Journal article:

Samuel R. Buss.
"Some remarks on the lengths of propositional proofs."
Archive for Mathematical Logic 34 (1995) 377-394.

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From the introduction: This paper considers the lengths of proofs of propositional tautologies; we measure proof length either by counting the number of lines (formulas) in the proof or by counting the number of symbols in the proof.

The first three sections give lower bounds on proof lengths which are quite easy to obtain and yet represent the best currently-known lower bounds. The contents of sections 1-3 have already appeared in prior work, but they are fundamental and are not widely known, so we feel it is useful to exposite them here. This author first discovered the results of sections 2 and 3 from considering the logical-flow graph~\cite{Buss:kprove}; however, the proofs presented in this paper are much simpler. Other prior work with results similar to the contents of sections 2 and 3 includes Cejtin-\v Cubarjan\cite{CejtinCubarjan:somebounds}, Buss-et~al.~\cite{Bussetal:Math271}, Kraj\'\i\v cek~\cite{Krajicek:propositionalspeedup,Krajicek:number}, Bonet~\cite{Bonet:symbollength}, Bonet-Buss~\cite{BonetBuss:deduction}, and Buss~\cite{Buss:godeltwo}.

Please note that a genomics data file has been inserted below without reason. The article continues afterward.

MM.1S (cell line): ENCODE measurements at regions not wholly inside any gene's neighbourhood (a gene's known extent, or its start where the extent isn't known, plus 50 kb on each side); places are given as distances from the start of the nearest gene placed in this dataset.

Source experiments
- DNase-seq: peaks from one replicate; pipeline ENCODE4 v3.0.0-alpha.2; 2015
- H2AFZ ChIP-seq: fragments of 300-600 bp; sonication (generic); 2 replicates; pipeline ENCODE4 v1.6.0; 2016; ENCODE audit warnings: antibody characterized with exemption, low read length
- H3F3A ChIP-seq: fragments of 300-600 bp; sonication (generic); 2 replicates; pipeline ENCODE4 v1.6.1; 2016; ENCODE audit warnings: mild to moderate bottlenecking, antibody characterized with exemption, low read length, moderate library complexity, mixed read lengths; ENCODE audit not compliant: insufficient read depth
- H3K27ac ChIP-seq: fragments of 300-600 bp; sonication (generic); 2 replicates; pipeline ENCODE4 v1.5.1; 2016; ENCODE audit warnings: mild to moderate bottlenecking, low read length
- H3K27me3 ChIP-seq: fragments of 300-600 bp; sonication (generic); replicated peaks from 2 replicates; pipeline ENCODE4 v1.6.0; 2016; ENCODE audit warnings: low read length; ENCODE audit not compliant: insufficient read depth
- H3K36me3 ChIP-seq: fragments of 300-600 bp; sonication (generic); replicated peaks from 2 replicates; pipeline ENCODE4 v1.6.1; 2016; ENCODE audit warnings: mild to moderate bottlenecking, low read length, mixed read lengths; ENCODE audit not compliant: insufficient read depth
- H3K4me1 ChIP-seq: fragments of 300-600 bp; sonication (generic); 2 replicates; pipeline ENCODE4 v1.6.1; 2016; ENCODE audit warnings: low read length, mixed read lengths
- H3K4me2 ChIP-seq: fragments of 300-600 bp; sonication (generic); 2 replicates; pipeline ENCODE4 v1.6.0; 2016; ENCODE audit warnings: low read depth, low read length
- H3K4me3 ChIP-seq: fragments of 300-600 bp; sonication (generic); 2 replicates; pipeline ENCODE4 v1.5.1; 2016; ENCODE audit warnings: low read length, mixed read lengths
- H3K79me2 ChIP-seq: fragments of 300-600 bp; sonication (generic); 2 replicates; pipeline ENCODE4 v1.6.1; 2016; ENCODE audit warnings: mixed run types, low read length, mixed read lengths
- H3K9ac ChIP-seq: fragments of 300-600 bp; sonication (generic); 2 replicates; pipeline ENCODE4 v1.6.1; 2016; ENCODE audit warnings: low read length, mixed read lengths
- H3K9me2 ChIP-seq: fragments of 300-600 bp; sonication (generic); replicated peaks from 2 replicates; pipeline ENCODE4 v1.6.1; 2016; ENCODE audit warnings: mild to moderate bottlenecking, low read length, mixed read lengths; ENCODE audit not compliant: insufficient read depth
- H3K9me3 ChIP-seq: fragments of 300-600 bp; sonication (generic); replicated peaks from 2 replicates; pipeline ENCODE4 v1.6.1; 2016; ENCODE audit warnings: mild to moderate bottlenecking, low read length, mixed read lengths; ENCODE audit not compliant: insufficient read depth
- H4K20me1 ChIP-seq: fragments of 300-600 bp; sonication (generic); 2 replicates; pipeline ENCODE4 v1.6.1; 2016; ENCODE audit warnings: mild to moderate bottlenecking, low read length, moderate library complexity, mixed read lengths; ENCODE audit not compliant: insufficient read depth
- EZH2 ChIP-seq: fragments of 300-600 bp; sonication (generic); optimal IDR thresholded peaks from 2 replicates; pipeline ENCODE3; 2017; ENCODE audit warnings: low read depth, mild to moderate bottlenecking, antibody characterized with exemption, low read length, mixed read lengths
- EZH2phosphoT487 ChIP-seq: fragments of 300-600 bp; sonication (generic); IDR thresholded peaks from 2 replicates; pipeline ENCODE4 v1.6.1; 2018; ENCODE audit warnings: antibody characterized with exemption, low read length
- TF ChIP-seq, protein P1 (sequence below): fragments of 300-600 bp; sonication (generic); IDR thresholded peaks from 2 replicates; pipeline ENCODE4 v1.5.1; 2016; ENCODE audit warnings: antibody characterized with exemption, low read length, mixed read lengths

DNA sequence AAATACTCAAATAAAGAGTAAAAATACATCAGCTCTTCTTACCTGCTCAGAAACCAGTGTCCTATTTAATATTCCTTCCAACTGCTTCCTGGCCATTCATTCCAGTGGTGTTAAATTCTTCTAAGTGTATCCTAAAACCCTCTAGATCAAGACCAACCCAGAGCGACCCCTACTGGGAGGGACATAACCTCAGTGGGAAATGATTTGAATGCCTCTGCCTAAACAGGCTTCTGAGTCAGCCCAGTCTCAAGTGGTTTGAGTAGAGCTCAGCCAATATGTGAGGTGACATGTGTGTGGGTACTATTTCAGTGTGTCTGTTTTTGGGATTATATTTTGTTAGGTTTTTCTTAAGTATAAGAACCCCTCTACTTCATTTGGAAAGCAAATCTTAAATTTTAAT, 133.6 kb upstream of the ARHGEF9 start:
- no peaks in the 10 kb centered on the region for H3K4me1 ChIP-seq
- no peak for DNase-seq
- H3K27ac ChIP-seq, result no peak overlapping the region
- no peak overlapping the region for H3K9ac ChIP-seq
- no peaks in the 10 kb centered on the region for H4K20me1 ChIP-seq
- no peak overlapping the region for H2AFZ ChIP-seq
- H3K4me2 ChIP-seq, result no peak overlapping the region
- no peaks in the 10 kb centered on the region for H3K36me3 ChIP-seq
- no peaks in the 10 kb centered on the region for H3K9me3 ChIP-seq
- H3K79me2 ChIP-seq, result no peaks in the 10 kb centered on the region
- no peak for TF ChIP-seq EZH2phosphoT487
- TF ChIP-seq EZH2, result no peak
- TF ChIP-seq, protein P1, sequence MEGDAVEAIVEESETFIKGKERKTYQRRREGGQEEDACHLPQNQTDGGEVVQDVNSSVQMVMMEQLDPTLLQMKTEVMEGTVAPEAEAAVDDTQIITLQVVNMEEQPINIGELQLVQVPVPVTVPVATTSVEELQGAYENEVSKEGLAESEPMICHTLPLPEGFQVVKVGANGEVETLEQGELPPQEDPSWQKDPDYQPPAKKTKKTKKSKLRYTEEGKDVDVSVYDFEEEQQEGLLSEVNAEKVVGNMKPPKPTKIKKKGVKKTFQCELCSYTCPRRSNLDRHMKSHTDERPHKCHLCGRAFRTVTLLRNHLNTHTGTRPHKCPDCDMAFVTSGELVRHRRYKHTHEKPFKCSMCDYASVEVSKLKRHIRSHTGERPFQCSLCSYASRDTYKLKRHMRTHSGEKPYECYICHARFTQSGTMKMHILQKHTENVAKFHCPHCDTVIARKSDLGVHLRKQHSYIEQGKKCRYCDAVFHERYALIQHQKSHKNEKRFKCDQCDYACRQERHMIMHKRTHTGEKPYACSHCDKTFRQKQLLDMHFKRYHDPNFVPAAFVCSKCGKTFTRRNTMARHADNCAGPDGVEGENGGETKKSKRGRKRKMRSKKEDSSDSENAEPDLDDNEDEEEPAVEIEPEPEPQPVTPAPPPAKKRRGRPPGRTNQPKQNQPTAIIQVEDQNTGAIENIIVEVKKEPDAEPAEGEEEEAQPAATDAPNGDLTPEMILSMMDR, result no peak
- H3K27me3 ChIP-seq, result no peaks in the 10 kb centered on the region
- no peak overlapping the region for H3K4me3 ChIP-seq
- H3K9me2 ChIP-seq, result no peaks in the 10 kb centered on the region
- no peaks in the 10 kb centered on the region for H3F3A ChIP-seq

In section 4, we define a new version $PK$ of the propositional sequent calculus and pose the problem of finding a $(1+\epsilon)n$ lower bound on the size of $PK$-proofs. We give the currently best known lower bound of $n+\Omega(n^{1/3})$.

In section 5, it is shown that in minimum length tree-like $PK$-proofs, no formula is introduced twice as a conclusion or used twice as a hypothesis on any single branch in the proof.

In section 6, we discuss the open problem of whether cycles can eliminated from the logical flow graph of a proof without a superpolynomial size penalty.

In section 7, we prove a new result showing the equivalence of constant-depth Frege proofs with polynomially many lines and constant-depth Frege proofs with polynomially many symbols.

In section 8, we prove that the variable renaming inference rule is unexpectedly powerful, in that renaming Frege proof systems are p-equivalent to extended Frege proof systems.

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